WorldCom given until Monday to come up with answers

 

US regulators have given WorldCom until Monday to provide details of how $3.85 billion of expenses were hidden from shareholders.

The Mississippi-based telecoms group has admitted that the money was wrongly listed as capital expenses in 2001 and 2002.

This means America's second-biggest long-distance telephone provider may have lost millions of pounds while declaring profits.

The Securities and Exchange Commission has filed civil fraud charges and given the company until Monday morning to file a detailed report on the "circumstances and specifics of these matters".

Meanwhile three WorldCom bosses have been ordered to testify at a US Congressional hearing to investigate how the telecom giant inflated its profits.

Sacked chief financial officer Mr Scott Sullivan and current chief executive Mr John Sidgmore have been subpoenaed by the House Financial Services Committee.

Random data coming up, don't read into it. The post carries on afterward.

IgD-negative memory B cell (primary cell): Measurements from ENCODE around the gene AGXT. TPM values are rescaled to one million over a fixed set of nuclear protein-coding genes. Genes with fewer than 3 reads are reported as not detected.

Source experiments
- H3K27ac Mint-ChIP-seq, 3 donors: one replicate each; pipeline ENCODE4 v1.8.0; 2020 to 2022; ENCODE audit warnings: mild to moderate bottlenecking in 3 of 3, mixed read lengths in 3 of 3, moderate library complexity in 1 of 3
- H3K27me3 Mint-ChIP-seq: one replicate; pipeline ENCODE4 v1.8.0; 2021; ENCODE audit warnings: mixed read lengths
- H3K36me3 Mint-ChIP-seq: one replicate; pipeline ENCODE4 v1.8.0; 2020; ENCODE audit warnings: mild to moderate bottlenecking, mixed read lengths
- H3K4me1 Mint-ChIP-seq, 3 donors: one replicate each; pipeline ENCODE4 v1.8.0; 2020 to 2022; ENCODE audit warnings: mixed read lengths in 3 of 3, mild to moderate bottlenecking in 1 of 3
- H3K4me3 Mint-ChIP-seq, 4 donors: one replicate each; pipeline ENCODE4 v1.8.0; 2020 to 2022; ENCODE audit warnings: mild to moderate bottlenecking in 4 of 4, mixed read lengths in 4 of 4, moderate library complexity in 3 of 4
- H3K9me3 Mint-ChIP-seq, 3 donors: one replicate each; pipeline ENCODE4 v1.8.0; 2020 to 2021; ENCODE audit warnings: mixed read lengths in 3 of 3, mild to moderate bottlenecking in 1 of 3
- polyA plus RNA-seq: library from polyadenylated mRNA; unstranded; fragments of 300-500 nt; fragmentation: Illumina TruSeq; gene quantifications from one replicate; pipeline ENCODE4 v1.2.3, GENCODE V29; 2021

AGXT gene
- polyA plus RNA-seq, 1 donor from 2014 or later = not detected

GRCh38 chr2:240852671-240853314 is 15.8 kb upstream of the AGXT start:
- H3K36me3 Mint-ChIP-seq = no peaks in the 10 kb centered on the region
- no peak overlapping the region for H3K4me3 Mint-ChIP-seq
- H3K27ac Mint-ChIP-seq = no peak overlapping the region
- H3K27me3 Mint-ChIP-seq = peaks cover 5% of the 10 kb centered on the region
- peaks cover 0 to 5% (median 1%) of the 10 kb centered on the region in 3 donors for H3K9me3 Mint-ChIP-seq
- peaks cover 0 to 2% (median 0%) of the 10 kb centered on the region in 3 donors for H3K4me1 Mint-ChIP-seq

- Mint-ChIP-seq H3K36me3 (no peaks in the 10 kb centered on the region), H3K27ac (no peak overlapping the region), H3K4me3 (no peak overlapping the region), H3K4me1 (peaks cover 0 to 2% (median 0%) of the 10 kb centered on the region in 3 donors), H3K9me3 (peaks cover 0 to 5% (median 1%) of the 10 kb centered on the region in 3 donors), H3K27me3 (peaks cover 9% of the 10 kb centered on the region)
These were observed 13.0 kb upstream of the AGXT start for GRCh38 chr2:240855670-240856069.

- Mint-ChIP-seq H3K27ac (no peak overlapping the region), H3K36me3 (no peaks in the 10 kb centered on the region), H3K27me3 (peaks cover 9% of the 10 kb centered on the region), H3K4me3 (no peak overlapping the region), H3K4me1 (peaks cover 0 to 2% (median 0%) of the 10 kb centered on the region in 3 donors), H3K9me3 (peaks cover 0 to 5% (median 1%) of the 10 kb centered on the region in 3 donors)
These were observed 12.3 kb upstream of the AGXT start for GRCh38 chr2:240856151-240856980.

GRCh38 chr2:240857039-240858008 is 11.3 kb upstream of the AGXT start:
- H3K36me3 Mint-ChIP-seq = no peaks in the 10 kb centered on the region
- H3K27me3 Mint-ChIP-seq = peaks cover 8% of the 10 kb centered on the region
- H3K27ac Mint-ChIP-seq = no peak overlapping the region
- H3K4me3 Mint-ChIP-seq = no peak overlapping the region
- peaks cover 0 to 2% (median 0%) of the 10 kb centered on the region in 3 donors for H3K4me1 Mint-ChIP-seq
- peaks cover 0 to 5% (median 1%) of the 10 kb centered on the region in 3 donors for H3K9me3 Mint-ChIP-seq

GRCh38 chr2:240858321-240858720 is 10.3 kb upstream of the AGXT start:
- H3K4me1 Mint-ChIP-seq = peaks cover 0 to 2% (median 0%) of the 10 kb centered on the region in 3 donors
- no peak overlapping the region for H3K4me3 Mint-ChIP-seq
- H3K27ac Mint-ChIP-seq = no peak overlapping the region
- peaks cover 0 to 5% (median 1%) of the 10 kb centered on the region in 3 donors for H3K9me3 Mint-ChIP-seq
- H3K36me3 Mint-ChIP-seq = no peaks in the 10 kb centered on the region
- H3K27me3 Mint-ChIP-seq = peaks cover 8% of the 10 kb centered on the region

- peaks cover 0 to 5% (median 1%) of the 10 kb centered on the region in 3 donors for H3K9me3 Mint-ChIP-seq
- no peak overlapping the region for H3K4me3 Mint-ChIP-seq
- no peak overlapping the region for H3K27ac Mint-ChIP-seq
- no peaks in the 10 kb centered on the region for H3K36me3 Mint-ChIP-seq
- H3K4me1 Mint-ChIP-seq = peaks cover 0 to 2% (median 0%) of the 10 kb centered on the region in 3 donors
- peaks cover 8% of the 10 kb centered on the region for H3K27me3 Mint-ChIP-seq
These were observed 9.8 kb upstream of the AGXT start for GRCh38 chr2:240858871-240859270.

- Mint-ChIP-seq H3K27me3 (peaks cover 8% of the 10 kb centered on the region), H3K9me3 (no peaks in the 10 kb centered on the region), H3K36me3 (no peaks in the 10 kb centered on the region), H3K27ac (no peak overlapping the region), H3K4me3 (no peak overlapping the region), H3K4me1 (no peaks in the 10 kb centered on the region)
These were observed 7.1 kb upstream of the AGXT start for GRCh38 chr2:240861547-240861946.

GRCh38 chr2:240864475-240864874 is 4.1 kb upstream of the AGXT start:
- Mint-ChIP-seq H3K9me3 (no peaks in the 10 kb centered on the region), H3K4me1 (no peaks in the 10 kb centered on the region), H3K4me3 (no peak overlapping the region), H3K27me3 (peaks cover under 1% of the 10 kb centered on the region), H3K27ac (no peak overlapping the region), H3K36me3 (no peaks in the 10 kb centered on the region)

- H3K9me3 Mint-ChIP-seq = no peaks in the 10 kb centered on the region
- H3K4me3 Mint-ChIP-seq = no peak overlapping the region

Former chief executive Mr Bernard Ebbers and influential Wall Street analyst Mr Jack Grubman, who promoted the company's stock, have also been ordered to face the July 8th hearing after the phone company was accused of fraud.

The news came as US President Mr George W Bush warned about the potential economic consequences of the latest accounting scandal to rock corporate America.

"I'm concerned about the economic impact of the fact that there are some corporate leaders who have not upheld their responsibility," he said.

Mr Bush had earlier promised a full investigation into the scandal while aides said he was "mad as hell" about the lack of corporate responsibility in America.

In Mississippi, Attorney General Mr Mike Moore said officials had established a task force "to find out who is responsible for cooking the WorldCom books".

The company as well as it's former accountant, Arthur Andersen, have all been ordered to preserve any company documents.

Andersen was convicted of obstructing justice for shredding documents in the case of Enron - the energy trader that went bankrupt after hiding losses through shady accounting.

The disclosure has left in doubt the future of 180 jobs at WorldCom's Irish operations, and the firm's ability to provide telecoms and data services to 6,000 customers.

PA